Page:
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Comment Re:That's one heck of a very **BROAD** Patent ! (Score 5, Informative) 258

Haven't carried out a detail search on the said patent,

You won't be able to, either. The article states that due to age of the patent, the application is confidential.

Without seeing the application, it's difficult to tell what its validity is. But when this patent application was filed in 1971, electronic control of machinery was already quite widespread. So, it would have to be quite specific about its implementation. Then there is the question of making companies pay for something they knew nothing about.

In the end, congress would have the power to invalidate this patent outright, if they wanted to.

Comment Re:Troll (Score 1) 794

Their cautiousness can also be prescient. Note that you won't find yellow #5 artificial coloring there, something that science is only now starting to recognize as unhealthy. So while some of the things that they sell don't make sense to a skeptic, the fact that they recognize that we have to be careful with what we eat is right on target.

Comment Re:STEM workers are smart and needed elsewhere (Score 1) 491

My casual observation is that many STEM workers are far too amenable with building the robots, programming the computers, and engineering solutions to replace other people, or themselves, or help train the cheaper worker to replace themselves or another worker.

So we are also seeing an increasing supply of labor coming from increased efficiencies, which is in complete contradiction to somehow expecting long term growth for their own products?

And then is the failure of this administration (or any one for that matter) to take on age discrimination head on.

Comment Re:The difference in the two numbers ... (Score 1) 491

And it goes deeper. The so called smart "superstars" that someone might want to hire are smart enough to recognize how hollow of a promise STEM trades have become esp. programming might be and are moving to take up a trade instead. I see this everywhere. Because at least that is not going to be outsourced, or you won't lose your job because you turn 35.

I recommend that every would be programmer do this. You'll enjoy coding more for an open source project in your spare time. And then eventually companies will be forced to lie in the bed they are making for themselves, and it will not be comfortable. They can go ahead and move all their managers and the rest of their shebang overseas. We won't miss them.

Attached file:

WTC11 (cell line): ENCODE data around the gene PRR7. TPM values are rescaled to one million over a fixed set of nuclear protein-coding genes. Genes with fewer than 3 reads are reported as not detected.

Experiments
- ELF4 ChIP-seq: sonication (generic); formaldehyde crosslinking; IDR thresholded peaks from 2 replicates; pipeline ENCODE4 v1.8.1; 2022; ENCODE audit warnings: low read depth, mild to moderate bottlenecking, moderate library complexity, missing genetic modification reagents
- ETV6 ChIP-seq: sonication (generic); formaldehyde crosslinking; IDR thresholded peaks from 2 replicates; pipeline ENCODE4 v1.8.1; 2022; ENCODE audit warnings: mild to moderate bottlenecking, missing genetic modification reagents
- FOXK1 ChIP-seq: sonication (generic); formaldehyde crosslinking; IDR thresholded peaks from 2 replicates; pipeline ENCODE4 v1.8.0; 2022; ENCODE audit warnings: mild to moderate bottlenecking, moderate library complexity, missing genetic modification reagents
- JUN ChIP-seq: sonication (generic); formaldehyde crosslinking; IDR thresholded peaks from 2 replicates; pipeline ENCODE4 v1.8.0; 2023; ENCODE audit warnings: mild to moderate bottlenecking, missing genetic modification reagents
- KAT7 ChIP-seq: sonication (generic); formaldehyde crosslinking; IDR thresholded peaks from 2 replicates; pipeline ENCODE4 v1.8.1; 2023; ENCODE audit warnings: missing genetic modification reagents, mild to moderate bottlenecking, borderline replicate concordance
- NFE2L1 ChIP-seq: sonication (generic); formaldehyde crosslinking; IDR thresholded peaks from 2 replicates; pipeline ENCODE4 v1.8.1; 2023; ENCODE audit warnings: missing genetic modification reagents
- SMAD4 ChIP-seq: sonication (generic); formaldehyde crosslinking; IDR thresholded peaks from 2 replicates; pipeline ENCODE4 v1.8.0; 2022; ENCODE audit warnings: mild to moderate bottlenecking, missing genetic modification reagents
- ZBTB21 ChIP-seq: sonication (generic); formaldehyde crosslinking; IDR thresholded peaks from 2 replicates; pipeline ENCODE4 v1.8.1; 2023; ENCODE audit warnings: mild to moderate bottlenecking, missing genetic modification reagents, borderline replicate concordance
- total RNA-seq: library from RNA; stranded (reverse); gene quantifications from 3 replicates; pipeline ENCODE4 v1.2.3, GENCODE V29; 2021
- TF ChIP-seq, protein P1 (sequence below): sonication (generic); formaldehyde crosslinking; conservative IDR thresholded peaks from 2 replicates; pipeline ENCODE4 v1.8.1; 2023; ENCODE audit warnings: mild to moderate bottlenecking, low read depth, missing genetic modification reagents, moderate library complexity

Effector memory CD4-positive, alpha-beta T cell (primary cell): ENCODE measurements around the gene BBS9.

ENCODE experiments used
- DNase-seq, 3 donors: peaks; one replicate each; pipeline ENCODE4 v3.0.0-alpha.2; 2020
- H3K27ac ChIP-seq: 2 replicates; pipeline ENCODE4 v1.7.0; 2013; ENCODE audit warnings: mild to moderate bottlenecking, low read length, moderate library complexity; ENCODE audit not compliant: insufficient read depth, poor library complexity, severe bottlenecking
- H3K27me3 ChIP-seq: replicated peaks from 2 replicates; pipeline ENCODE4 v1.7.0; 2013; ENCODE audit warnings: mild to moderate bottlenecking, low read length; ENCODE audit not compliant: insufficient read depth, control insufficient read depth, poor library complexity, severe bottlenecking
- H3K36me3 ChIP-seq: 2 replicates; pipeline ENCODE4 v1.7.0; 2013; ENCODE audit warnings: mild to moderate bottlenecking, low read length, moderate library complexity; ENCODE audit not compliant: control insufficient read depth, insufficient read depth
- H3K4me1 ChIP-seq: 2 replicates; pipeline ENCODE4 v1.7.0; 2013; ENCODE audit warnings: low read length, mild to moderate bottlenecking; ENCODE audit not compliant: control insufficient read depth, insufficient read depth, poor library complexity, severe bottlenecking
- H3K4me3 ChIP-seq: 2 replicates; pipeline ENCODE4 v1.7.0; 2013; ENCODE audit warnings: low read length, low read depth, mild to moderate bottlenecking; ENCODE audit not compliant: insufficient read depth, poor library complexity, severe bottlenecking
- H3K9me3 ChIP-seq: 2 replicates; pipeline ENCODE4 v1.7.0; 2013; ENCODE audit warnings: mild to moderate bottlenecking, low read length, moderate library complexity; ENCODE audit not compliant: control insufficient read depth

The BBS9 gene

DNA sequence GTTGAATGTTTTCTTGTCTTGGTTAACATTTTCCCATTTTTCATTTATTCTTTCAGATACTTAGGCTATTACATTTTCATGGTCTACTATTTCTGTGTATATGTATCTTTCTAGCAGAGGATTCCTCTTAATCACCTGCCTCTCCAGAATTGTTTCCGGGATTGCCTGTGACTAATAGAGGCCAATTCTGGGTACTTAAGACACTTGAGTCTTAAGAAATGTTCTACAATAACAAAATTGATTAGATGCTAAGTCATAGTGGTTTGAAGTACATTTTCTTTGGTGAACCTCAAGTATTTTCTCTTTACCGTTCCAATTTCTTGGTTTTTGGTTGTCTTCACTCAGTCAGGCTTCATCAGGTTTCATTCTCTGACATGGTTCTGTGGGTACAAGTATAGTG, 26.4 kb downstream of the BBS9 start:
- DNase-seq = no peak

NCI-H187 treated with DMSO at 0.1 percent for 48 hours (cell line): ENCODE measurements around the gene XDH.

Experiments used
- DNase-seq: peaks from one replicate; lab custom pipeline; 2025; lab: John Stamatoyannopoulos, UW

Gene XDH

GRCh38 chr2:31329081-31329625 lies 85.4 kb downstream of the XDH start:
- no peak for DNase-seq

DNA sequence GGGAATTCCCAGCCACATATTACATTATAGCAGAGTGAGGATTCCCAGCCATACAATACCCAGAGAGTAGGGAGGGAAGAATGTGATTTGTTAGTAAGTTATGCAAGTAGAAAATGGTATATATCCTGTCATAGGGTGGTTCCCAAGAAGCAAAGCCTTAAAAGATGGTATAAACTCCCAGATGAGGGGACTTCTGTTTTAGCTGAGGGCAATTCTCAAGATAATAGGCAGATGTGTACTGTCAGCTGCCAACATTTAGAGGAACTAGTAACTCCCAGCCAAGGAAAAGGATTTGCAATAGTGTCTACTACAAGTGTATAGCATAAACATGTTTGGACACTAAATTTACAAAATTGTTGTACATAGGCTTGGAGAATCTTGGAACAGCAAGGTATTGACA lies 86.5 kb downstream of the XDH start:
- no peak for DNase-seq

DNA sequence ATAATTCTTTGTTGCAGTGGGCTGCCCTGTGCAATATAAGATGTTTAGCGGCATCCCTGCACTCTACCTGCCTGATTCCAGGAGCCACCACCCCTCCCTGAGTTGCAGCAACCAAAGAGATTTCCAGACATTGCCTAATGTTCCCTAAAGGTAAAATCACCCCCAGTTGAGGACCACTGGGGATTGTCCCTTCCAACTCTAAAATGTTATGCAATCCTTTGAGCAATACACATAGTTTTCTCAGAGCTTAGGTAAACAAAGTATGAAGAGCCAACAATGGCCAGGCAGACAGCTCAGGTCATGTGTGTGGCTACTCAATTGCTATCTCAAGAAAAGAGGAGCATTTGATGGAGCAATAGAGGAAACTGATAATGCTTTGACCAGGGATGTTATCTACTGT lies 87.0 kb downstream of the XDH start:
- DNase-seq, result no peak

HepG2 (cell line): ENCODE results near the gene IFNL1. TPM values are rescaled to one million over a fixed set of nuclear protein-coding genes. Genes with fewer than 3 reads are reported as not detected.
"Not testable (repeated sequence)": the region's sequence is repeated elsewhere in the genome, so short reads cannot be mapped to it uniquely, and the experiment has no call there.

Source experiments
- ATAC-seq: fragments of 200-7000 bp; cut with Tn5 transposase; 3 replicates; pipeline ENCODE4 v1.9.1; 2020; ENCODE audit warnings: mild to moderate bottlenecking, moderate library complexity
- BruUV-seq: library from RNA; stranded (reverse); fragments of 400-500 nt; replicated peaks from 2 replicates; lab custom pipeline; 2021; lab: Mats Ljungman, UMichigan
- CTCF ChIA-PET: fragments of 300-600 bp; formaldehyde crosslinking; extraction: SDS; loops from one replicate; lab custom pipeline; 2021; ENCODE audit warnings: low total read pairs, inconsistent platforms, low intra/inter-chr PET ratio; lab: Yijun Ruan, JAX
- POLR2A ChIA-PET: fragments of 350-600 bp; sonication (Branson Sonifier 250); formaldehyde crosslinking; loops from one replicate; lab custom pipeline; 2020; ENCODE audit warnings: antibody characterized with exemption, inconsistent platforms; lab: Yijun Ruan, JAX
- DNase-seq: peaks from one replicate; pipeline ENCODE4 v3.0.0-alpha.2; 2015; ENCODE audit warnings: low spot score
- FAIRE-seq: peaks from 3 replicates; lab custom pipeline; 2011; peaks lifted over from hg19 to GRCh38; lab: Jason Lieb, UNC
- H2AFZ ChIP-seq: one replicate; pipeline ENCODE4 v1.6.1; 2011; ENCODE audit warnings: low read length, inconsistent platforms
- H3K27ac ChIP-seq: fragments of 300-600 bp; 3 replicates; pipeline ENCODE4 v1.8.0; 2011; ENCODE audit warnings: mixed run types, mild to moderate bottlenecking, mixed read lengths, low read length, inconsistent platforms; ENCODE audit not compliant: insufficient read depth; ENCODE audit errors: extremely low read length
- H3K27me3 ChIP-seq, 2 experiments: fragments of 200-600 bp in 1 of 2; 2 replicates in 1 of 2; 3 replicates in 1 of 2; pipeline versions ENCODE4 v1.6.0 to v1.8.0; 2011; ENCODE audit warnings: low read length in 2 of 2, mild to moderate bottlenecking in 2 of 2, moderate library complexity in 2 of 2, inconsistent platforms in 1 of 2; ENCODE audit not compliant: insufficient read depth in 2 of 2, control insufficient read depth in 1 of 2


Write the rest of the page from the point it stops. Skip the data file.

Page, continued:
Privacy

FBI Has Tor Mail's Entire Email Database 195

An anonymous reader writes "Tor Mail was an anonymized email service run over Tor. It was operated by a company called Freedom Hosting, which was shut down by the FBI last August. The owner was arrested for 'enabling child porn,' and the Tor Mail servers suddenly began hosting FBI malware that attempted to de-anonymize users. Now, Wired reports on a new court filing which indicates that the FBI was also able to grab Tor Mail's entire email database. 'The filings show the FBI built its case in part by executing a search warrant on a Gmail account used by the counterfeiters, where they found that orders for forged cards were being sent to a TorMail e-mail account: "platplus@tormail.net." Acting on that lead in September, the FBI obtained a search warrant for the TorMail account, and then accessed it from the bureau's own copy of "data and information from the TorMail e-mail server, including the content of TorMail e-mail accounts," according to the complaint (PDF) sworn out by U.S. Postal Inspector Eric Malecki.'"

Comment Not really by a mile (Score 1, Flamebait) 162

The political consequences will last for years. Coming soon: the doctor shortages.

Spoken like a true TeaParty ideologue. While the initial rollout of healthcare.gov was an unmitigated mess, the recovery will in time be recognized as one of the greatest tech successes. The initial design goal was for the website to be able to accommodate 50,000 simultaneous visitors. On Monday December 23rd the website was supporting 83,000 concurrent users. About 2 million people have enrolled into healthcare plans, 1.1 million through healthcare.gov. Quite a substantial number from those six people that enrolled the first day!

Regardless of what you think of the individual mandate or health care reform, that is a remarkable tech turn around - taking millions of lines of pre-alpha code in October to production status by the end of the year. Here is a short video interview with New Relic, one of the companies behind the turnaround.

For all the bad politics our government might have, do not underestimate its propensity to solve a technical problem.

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